WHAT BEAUTIFUL IMAGERY for a beautiful flower. It also fits the floating dancing flight of a butterfly, and this past week I enjoyed both. The first butterfly out near the house, as usual, was the brown, buff-edged, 3” mourning cloak butterfly. If it alights for closer inspection, the row of iridescent blue dots just inside the buff edge can be seen, and the wings are actually a rich, very dark red velvet color. Only four legs are visible, but like all insects, there are actually six, with the front two legs near the head and very short and hairy. This puts them in the category of brush foot butterflies. I always feel so excited to see them and think, right or wrong, that finally, winter has gone.

The reason this butterfly can emerge and fly so early is that it hibernates through the winter as an adult. It can survive very harsh, cold winter weather, and actually requires a cold stage. They are found throughout much of North America and Eurasia, Siberia and Japan, but it does not survive in mild, damp climates such as in Great Britain.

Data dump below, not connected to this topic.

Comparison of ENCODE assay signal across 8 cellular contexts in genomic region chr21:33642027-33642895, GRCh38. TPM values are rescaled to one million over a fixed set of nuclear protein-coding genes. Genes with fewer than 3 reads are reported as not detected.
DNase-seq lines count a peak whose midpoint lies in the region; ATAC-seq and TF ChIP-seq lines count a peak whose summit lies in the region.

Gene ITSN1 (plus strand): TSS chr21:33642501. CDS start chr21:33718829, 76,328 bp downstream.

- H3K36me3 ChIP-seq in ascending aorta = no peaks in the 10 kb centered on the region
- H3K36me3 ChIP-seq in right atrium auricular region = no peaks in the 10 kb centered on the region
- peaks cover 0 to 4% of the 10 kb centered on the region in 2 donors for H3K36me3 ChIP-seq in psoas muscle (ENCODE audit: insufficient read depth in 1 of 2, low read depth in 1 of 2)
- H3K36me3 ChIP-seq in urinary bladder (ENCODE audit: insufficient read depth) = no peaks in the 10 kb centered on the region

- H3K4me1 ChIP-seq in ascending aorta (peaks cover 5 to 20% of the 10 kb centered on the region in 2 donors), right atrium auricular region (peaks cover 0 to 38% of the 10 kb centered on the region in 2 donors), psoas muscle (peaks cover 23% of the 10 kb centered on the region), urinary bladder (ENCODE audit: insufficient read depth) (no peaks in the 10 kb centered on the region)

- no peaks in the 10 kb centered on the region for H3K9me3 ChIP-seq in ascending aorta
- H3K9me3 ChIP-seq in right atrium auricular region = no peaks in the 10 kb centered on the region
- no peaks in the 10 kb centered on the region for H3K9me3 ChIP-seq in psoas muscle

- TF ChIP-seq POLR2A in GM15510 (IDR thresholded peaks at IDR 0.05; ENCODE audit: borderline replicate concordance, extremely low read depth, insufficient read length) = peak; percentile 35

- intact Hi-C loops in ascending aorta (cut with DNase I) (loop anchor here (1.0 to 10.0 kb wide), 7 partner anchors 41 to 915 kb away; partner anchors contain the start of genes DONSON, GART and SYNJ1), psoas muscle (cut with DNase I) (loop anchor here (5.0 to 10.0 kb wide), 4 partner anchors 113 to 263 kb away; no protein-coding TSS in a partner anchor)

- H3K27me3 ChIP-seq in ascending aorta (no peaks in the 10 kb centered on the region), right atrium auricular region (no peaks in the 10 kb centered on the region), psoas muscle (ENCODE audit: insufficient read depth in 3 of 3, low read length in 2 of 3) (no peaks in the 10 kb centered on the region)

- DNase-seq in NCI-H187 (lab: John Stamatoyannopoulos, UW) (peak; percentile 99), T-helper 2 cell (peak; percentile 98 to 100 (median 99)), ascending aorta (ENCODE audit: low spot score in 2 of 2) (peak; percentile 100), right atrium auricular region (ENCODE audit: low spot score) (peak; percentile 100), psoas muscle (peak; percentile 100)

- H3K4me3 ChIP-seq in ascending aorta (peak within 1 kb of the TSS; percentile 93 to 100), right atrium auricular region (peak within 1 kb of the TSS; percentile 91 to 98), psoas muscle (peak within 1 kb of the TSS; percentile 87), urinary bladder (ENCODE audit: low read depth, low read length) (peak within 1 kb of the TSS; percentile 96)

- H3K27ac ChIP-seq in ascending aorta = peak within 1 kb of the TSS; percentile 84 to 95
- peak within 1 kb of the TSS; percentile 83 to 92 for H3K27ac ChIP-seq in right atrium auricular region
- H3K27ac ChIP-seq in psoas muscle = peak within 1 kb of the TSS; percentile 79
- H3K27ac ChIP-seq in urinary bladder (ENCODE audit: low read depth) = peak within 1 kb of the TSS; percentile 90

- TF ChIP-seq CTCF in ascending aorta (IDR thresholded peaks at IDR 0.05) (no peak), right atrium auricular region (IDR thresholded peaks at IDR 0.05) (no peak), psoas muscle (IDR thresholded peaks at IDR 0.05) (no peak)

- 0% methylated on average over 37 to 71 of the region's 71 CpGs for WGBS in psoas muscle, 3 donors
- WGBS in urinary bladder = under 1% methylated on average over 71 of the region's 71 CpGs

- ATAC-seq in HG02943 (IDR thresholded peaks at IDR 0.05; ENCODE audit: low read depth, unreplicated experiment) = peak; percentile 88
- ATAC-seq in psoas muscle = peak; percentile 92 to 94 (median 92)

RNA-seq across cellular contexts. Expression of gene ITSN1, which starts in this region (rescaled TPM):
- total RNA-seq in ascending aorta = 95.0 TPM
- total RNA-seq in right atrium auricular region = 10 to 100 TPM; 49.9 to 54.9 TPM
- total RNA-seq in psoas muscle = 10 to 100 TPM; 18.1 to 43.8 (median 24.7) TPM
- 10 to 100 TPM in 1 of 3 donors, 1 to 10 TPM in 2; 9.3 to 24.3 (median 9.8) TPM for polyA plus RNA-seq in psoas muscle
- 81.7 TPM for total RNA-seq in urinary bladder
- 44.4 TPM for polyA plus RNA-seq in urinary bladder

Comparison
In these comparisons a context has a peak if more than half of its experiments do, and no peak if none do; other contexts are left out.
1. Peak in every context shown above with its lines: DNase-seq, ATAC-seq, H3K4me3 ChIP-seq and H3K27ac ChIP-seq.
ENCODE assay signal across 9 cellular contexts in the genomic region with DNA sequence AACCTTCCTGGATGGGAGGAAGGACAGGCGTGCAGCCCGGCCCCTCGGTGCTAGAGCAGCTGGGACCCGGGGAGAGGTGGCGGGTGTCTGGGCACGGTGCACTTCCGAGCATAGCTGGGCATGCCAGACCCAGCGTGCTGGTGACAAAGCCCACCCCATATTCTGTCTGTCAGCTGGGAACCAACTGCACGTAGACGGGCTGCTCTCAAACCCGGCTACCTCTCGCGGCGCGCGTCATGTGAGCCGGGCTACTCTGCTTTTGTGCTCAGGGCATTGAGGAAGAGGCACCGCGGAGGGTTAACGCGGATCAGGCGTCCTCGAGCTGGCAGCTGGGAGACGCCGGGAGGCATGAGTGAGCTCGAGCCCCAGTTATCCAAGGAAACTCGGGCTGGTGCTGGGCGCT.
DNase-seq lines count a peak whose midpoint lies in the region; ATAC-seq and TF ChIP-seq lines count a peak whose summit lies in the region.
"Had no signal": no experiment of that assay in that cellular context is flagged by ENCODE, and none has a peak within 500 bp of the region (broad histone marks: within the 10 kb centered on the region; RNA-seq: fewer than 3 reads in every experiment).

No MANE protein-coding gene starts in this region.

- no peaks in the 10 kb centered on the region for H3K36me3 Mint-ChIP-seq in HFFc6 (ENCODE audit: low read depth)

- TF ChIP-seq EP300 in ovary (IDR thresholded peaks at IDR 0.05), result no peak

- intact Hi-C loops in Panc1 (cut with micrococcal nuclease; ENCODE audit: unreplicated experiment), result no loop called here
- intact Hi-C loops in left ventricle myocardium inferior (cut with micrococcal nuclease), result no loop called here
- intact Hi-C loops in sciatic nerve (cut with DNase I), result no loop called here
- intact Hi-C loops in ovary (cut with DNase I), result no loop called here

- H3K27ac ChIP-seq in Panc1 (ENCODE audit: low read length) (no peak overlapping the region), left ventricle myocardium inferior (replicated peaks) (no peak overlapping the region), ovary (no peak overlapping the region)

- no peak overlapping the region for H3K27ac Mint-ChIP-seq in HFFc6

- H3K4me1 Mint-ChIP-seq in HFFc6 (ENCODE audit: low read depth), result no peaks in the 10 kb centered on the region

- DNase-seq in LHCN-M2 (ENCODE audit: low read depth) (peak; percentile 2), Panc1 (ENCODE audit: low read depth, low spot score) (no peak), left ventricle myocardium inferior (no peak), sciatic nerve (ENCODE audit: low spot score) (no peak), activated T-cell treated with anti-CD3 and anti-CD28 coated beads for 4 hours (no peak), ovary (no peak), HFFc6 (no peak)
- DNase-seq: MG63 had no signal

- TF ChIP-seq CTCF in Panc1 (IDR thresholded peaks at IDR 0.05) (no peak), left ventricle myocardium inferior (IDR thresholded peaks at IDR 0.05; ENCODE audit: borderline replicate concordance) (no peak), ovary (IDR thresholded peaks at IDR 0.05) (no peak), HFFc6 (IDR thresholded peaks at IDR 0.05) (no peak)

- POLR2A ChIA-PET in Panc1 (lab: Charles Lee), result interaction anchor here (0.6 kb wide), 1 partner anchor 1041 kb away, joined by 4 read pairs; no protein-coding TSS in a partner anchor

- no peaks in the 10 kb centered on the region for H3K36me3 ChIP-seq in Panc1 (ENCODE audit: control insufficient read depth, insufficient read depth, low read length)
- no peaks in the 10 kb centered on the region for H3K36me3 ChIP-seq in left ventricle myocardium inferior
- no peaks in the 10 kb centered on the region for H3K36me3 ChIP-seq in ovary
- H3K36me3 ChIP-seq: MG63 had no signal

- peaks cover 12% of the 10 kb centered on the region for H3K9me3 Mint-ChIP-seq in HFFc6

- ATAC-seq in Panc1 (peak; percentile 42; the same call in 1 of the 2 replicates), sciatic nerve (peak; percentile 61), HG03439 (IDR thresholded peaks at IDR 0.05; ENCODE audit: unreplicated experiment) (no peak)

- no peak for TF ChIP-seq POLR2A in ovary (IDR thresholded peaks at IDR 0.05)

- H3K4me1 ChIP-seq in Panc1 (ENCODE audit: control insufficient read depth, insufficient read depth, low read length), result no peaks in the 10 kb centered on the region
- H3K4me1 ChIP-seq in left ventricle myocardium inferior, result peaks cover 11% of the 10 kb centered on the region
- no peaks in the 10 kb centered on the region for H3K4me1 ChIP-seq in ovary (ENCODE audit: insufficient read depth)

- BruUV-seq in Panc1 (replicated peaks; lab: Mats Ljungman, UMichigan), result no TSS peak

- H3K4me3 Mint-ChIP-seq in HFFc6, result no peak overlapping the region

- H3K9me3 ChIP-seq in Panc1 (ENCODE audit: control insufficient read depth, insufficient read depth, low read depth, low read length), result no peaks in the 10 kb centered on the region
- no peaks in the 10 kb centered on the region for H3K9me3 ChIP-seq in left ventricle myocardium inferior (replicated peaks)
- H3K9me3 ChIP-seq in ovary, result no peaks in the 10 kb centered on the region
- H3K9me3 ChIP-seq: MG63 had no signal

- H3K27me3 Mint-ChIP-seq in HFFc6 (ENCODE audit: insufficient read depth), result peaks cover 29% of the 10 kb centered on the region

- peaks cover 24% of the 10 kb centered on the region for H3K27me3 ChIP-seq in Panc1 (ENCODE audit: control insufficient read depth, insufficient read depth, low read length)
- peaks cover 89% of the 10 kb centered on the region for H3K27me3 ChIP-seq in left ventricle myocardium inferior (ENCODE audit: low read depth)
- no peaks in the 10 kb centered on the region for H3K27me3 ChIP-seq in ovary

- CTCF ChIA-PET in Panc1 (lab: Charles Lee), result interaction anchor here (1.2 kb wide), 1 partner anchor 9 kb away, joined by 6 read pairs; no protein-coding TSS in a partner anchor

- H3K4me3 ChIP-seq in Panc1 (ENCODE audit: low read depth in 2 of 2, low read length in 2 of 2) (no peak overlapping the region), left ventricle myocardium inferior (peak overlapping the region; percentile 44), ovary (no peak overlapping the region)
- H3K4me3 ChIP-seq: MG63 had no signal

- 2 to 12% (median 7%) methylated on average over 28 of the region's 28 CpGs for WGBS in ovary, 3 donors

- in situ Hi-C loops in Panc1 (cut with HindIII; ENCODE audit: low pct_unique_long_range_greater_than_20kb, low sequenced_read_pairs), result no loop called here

Specimens found there are migrants and called the Camberwell beauty for the area they were first discovered near London in the 1700’s. The name mourning cloak is a literal translation for this article of clothing and comes from Scandinavian (“sorgmantel”) and German (“Trauermantel”). It is thought that these early settlers gave us this name. The official, scientific name is Nymphalis antiopa. Narcissus was the classical Greek name of a beautiful youth who became so entranced with his own reflection that he pined away and the gods turned him into a flower. People sometimes refer to certain types of daffodils as narcissus, but in general, growers refer to all types as daffodils. Read more…

THROUGH THE WOODS: Our other crow

The fish crow. Photo by Nancy Jane Kern